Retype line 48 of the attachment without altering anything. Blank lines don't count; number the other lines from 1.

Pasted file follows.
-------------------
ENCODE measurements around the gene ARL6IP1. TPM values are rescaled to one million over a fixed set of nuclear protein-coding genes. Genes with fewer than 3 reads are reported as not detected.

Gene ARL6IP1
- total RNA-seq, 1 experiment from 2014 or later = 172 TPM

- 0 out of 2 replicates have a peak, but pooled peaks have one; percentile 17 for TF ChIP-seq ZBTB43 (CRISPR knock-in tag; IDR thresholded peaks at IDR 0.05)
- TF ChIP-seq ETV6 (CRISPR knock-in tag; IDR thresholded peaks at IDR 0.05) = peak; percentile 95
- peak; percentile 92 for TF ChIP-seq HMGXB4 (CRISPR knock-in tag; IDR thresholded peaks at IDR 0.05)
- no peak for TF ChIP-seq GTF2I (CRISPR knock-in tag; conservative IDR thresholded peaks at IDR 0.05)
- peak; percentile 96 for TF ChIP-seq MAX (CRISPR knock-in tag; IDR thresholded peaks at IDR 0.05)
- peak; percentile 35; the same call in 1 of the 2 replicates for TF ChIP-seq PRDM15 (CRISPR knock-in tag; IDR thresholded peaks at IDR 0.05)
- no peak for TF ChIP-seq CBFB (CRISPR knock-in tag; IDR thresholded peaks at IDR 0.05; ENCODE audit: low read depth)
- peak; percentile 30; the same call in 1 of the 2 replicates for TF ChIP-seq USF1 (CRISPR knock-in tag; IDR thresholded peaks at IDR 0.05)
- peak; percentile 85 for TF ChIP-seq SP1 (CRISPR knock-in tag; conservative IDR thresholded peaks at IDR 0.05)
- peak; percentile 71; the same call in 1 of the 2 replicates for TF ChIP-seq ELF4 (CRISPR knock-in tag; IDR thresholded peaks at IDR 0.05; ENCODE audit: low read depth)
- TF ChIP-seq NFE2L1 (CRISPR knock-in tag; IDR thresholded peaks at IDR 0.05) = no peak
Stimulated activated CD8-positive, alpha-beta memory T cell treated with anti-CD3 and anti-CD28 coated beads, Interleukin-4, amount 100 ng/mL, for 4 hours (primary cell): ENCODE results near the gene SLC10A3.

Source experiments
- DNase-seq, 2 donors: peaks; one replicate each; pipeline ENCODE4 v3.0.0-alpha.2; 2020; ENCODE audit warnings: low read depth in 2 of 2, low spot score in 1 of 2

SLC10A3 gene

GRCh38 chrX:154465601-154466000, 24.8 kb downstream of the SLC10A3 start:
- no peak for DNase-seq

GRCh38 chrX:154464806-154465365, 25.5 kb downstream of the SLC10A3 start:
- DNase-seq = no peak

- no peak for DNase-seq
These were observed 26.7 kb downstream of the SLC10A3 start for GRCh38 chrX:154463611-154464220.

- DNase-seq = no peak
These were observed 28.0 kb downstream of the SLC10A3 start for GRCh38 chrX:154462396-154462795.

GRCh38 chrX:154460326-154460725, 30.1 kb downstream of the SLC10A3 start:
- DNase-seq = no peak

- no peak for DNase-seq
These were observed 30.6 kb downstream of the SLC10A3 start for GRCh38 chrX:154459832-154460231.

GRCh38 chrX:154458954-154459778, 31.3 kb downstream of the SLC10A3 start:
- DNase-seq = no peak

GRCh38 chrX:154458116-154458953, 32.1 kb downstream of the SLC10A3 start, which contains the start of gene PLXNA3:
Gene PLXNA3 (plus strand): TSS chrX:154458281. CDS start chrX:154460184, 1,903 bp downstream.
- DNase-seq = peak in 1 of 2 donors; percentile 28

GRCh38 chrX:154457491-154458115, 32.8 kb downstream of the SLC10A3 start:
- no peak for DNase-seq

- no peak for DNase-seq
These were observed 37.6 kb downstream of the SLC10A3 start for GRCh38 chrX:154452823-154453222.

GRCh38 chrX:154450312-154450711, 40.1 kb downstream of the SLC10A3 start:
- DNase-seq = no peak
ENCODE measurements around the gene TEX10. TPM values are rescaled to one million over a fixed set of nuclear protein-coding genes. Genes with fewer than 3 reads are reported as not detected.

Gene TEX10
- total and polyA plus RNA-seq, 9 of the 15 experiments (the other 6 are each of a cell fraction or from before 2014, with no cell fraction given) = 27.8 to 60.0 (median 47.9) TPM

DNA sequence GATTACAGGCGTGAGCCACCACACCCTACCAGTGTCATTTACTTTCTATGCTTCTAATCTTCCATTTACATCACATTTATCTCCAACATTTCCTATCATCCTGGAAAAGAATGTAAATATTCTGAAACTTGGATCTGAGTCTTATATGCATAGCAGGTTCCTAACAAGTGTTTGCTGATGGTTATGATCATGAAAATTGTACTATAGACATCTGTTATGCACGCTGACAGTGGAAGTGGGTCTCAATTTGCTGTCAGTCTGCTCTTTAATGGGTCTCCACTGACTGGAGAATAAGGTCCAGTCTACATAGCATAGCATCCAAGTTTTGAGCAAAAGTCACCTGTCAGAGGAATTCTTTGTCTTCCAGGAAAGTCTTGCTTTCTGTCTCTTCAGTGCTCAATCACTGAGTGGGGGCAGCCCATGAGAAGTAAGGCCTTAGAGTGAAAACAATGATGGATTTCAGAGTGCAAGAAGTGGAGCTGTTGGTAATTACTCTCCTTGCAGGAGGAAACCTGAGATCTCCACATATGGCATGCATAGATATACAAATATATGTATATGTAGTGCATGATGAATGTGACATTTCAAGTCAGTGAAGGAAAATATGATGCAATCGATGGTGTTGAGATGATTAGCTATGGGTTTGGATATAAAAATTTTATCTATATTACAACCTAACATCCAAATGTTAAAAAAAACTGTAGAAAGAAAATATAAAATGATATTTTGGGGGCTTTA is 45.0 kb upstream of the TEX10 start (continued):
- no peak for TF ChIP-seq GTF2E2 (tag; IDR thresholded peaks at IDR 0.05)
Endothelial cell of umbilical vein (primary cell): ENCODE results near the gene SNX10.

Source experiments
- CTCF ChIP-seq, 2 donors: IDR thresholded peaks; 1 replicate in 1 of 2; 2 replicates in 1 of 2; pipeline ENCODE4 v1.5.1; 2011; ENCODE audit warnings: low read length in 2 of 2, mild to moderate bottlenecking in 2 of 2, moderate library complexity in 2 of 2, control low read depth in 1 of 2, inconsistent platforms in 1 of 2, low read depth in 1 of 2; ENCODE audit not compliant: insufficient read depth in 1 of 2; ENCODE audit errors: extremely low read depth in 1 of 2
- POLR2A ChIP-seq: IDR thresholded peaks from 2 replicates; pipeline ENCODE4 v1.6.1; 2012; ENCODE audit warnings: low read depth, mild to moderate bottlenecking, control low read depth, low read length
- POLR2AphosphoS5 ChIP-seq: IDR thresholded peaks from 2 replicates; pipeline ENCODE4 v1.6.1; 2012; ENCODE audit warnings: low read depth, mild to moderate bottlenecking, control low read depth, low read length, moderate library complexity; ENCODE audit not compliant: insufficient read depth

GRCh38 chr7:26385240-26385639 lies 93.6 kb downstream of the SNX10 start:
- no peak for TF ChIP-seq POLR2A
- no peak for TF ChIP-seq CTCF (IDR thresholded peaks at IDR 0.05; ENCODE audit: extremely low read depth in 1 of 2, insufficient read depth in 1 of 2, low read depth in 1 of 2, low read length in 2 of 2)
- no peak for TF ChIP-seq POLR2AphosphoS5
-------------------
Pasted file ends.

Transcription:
Source experiments